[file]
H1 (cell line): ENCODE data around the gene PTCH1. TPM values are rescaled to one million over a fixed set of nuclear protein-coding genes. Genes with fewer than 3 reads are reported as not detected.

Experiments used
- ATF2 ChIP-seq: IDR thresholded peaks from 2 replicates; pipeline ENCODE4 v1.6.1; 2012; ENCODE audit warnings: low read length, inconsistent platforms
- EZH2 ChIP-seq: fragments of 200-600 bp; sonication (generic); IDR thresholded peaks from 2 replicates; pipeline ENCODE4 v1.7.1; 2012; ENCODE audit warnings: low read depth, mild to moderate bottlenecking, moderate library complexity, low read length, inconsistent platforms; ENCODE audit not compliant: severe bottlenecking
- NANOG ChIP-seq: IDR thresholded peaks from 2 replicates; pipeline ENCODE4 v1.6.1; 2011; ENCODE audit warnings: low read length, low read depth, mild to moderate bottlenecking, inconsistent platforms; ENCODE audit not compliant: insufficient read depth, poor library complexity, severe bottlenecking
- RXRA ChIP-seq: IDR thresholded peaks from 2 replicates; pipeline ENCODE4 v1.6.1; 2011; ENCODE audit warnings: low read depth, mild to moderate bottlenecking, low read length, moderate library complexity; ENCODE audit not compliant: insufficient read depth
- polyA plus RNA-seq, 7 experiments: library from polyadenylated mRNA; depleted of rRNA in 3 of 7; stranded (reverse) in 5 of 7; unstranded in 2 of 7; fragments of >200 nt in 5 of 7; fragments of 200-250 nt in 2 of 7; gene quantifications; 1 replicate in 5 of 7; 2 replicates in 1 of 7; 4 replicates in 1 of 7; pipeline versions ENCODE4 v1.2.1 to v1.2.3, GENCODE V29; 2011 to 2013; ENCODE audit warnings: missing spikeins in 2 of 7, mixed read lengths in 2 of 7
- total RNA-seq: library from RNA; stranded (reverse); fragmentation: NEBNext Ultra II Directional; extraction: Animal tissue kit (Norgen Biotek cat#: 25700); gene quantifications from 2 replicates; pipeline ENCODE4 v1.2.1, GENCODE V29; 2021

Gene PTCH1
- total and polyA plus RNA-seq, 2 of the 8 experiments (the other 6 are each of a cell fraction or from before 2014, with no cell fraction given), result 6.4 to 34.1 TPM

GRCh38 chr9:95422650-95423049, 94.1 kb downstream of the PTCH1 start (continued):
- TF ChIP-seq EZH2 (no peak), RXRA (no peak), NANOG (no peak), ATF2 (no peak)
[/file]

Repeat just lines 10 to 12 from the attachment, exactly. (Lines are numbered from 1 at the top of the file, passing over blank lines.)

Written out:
- total and polyA plus RNA-seq, 2 of the 8 experiments (the other 6 are each of a cell fraction or from before 2014, with no cell fraction given), result 6.4 to 34.1 TPM

GRCh38 chr9:95422650-95423049, 94.1 kb downstream of the PTCH1 start (continued):
- TF ChIP-seq EZH2 (no peak), RXRA (no peak), NANOG (no peak), ATF2 (no peak)